The Ministry of Labour agreed to fill the top gallery with material relating to the various women’s services - the Women's Forage Corps, the Women's Land Army, Queen Mary's Army Auxiliary Corps (QMAAC), the Women’s Royal Air Force (WRAF) and Women’s Royal Naval Service (WRNS) with the proviso that all items exhibited should thereafter become the property of the museum.

The exhibition opened on 7 October. Admission was free and by the time it closed six weeks later 82,000 people had visited it, including the Queen and Princess Mary. The press published many photographs of the exhibits including that of a bust of Edith Cavell and of the two royal visitors examining the Women's War Shrine, over which Lady Norman had laboured long, adorning it with flowers. Particular interest was shown in the artwork on display, which included Lucy Kemp-Welch's remount scene, Anna Airy's painting of women working in a gas retort and Clare Atwood's depiction of Green Cross workers at Victoria Station.

The museum's new premises at the Crystal Palace opened to the public in June 1920. Lack of space and an unappealing site led the Women's Work Subcommittee to seek professional advice with regard to the memorial section which was to be 'in a very unattractive corner ... with every disadvantage.' They were also required to be 'economical' and the familiar round of letters with regard to stands, cases, mountings and plinths was soon resuscitated. Damage to exhibits and mountings was commonplace - £5 had to be paid out to Messrs Farmer and Brindley for damage to two marble pedestals loaned for the grand opening on 7 July 1920.

Illustrations of all aspects of women's work were acquired - over 3,400 had been collected by the time of the museum’s second annual report. A vast proportion of the documentary records gathered were acquired by the diligent efforts of Agnes Conway. Hundreds of letters were dispatched to organisations asking for a written account of their wartime activities and statistics relating to the employment of women. The correspondence with the Scottish Women's Hospitals is a good example of the pleading but forthright tone which Miss Conway adopted in pursuit of archival material.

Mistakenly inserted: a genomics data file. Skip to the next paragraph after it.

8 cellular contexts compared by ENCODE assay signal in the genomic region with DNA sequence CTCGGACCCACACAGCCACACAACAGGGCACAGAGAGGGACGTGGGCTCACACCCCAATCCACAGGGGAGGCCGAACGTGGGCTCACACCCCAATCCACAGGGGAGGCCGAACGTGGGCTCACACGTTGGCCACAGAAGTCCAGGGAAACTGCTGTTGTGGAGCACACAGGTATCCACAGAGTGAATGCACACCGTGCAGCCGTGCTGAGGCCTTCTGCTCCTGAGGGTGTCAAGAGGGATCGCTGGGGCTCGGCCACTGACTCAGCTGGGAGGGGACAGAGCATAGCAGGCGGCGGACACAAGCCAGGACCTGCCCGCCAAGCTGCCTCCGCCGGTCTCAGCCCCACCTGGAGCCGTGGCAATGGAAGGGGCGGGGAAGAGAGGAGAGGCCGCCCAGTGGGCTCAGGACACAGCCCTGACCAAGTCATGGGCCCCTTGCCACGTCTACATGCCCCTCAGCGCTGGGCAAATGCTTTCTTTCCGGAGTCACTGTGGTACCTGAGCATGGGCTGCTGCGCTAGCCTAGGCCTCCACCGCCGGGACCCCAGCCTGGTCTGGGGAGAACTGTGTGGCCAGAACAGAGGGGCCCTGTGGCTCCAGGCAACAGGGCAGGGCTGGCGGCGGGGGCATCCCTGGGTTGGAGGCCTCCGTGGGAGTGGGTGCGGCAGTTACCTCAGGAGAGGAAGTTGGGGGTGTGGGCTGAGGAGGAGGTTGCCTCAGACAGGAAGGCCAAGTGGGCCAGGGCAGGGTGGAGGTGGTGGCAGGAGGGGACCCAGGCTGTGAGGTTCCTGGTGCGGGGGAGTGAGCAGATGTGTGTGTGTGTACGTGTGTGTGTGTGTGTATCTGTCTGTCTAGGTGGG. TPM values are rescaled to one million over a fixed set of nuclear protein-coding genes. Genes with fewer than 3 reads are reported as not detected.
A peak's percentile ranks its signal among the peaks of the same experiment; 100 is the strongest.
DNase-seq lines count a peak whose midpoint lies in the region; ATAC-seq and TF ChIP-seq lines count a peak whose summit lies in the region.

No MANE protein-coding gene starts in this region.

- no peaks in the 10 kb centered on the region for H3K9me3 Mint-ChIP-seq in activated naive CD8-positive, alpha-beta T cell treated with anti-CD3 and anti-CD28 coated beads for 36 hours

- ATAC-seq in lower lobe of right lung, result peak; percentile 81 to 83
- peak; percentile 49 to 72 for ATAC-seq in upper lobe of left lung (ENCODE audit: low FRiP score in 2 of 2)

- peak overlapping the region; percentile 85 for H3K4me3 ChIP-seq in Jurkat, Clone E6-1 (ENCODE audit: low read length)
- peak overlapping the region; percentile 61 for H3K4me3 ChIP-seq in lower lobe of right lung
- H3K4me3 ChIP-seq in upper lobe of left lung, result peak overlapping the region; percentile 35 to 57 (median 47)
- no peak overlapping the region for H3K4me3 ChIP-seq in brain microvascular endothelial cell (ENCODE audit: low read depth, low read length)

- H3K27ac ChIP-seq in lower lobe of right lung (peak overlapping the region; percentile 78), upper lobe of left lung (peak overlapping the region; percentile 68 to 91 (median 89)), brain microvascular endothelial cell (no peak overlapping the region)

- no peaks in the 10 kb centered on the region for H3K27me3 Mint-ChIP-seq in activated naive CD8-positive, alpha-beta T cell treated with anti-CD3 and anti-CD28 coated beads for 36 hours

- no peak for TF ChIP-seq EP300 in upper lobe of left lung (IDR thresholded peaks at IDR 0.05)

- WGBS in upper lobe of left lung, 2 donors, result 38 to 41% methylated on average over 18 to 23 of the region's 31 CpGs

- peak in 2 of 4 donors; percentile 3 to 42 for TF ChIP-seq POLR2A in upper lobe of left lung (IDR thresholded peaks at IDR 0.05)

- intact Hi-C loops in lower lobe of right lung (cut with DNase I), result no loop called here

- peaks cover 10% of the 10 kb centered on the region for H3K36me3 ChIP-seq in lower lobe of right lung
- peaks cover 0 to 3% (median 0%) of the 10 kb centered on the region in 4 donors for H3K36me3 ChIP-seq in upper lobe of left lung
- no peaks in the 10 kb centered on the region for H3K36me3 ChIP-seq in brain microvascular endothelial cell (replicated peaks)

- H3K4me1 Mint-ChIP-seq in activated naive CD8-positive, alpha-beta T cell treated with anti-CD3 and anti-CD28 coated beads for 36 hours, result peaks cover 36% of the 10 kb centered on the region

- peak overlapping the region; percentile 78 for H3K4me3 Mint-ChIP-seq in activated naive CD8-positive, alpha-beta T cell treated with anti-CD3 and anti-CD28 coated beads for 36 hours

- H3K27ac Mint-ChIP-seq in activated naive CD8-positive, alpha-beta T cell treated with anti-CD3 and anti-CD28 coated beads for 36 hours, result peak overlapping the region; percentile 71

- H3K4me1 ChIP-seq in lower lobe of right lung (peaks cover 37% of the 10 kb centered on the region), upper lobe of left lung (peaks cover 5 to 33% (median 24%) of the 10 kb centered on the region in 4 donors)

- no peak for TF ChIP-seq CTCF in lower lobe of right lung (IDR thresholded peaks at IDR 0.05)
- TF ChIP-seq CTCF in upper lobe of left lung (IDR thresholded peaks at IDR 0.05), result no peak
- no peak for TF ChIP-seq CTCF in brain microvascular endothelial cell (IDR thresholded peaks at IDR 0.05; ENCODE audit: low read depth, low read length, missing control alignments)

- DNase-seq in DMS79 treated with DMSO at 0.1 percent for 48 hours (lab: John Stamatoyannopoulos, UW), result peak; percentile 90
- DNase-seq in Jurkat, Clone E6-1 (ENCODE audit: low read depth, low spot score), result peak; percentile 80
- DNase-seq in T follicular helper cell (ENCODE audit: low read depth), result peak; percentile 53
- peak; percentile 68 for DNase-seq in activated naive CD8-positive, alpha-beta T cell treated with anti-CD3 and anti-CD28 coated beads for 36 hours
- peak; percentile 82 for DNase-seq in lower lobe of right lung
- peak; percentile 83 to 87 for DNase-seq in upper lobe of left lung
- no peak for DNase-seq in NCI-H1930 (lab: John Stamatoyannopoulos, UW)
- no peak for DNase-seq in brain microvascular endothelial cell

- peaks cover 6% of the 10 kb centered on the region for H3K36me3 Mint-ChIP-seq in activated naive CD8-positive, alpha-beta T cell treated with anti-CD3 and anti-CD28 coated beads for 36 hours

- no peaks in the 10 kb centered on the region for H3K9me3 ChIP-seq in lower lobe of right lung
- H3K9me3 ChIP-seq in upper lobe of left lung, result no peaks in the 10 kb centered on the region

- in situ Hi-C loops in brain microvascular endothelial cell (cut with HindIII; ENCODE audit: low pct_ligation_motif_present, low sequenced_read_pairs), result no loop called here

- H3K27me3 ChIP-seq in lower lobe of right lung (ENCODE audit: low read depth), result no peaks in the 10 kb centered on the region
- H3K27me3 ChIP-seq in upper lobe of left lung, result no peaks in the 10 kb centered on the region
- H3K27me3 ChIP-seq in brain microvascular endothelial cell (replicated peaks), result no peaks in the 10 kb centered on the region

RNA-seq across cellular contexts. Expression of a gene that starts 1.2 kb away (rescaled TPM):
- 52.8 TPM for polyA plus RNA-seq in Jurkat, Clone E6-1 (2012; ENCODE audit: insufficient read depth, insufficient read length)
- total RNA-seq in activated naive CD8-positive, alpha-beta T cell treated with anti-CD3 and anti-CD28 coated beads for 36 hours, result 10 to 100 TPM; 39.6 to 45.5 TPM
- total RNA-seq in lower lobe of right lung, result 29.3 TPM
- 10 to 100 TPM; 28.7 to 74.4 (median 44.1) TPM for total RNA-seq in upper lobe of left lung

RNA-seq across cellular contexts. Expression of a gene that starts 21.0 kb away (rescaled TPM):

We should very much like other exhibits to show ...in addition to Mestrovic's bust... 1 am wondering whether Dr, Hutcheson would part with the Union Jack which she carried under her skirt while she was an Austrian prisoner.

One gem which emerged is an account by a Miss Joan Williams entitled A munition worker's career at Messrs Gwynnes, Ltd., Chiswick, 1915-I919. In a letter enclosed with the typescript, the author warns: 'l feel it is dreadfully unworthy but I did my best as I said l would and wish I could have recounted some more thrilling things'. She was one of the first women to be taken on as unskilled or semi-skilled labour, but as the war continued the numbers swelled:

There was an indescribable scrimmage before 7.00 with the night shift going off and the day shift arriving and it was no uncommon thing to see your hat knocked off its peg and go footballing about without anyone bothering to pick it up, and be unable to move yourself in a crowd of people, all hopping on one leg, taking off or putting on their boots.

Plainly written, it conveys a real sense of factory life; the rigour of the hours, the pleasures of learning new skills, the relationship between girls and bosses, girls and the rival men, the jealousies and the helping hands, the pride and exhaustion of working, the description of a royal visit, and the travel to and from work in the blackout and during air-raids.